Few things are perhaps as American as the idea of hard work being necessary for a virtuous life. Workaholism (also called ergomania) is a condition too many of us are just too happy to be associated with.
But, as you might have guessed, excessive devotion to work can be a major red flag. While not currently recognized as a condition in itself, ergomania is now understood to be linked to a variety of mental illnesses, including obsessive-compulsive disorder, obsessive-compulsive personality disorder, anxiety disorder, impulsive control disorder, to name a few.
Of these mental health conditions, most are linked to substance use disorder (SUD) and other maladaptive behaviors.
Here are some reasons workaholics may start misusing drugs or alcohol. If you have a problem with drugs or alcohol, check out this resource on drug rehabs Boston SUD specialists trust:
1.) They have difficulty unwinding
The “work hard, play hard” archetype rings true for many people. Workaholics tend to accumulate high levels of stress hormones over the day, and these remain in their system even during their downtime. This can lead to restlessness and anxiety, which can often trigger alcohol and drug use in an effort to wind down.
Alcohol and tranquilizers like benzodiazepines can provide much-needed relief at the end of a long day. However, these and other habit-forming substances can become a serious problem when repeatedly used, as might happen if every day is stressful. This way, ergomania may indirectly lead to an SUD.
2.) They lack sleep
Workaholics may find it difficult to get enough sleep. This may lead to them misusing sedative drugs and alcohol but could also lead to the misuse of stimulants like cocaine and methamphetamines to compensate for their low energy from not having enough sleep. The lack of sleep can also cause problems with emotional and impulse regulation, making it more likely that they may continue to misuse drugs.
3.) They feel compelled to do more
Anxiety and obsessive-compulsive disorders will often cause people to do more work than would be considered healthy. They may turn to stimulant drugs in an effort to be even more productive. Additionally, they may feel that it’s impossible for them to work without the aid of certain substances.
Recently, the use of hallucinogens has seen a resurgence in tech and entrepreneurship circles as a way to boost creativity. While there is plenty of literature extolling the legitimate benefits, comparatively less attention has been given to the serious drawbacks.
Is workaholism the same as working long hours?
While the two ideas are related, they are not exactly the same. According to Harvard Business Review, workaholics are constantly anxious and think about work and find it hard or impossible to “turn off”. This doesn’t necessarily involve them working long hours, though it often does. By contrast, other people are able to derive immense satisfaction from their job, even after long hours at work. They can mentally shut off work and suffer no anxiety.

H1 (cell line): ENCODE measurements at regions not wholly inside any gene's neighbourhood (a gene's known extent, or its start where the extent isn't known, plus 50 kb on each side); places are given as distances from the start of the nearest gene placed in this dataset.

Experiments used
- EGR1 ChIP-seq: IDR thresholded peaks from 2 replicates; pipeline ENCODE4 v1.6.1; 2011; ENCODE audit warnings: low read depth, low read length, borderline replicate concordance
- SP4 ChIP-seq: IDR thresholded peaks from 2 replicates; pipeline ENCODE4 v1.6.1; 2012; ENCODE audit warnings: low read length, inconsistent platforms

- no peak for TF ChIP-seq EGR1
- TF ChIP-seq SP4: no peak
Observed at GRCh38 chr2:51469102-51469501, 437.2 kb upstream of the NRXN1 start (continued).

In addition to working excessive hours (over 50 hours a week), signs of ergomania include:
- Bringing work to inappropriate settings, like social functions
- Bringing work home daily or close to daily
- Insisting on working while ill
- More concerned with appearing to work than delivering goals in an effective way
- Giving up hobbies to work
- Skipping meals or constantly eating at one’s desk
- Using substances to facilitate more work
There is some evidence that actually loving your job can go a long way into mitigating the worst mental health effects of being a workaholic. This may explain why some entrepreneurs are completely fine working 80 hour weeks, as they are pursuing their own ambitions. Unfortunately, that simply isn’t a realistic option for many people who may turn to substance abuse as a coping mechanism.
SUD Recovery and Workaholism
Workaholics who want to recover from SUD will find a number of unique challenges ahead of them. Chances are that they may have a co-occurring mental health condition or a work environment that will continue to be present after they complete a rehab program.
This means that, if they want to achieve good long-term outcomes, they may want to have to find a program that also treats co-occurring mental health conditions. Additionally, they may want to reconsider their work situation.
Also, if they continue with the same job, they may need to delegate responsibilities, commit to working fewer hours, or find an enjoyable past-time that helps them unwind. This will allow recovering individuals to not only avoid falling into the trap of overworking, but also give them more time for therapy and to engage in activities that aid in recovery.
Of course, this is easier said than done, especially by one’s self. SUD and workaholism are conditions that destroy one’s will to do the right thing. This makes it important to seek expert advice from a qualified health professional to achieve the best possible recovery outcomes.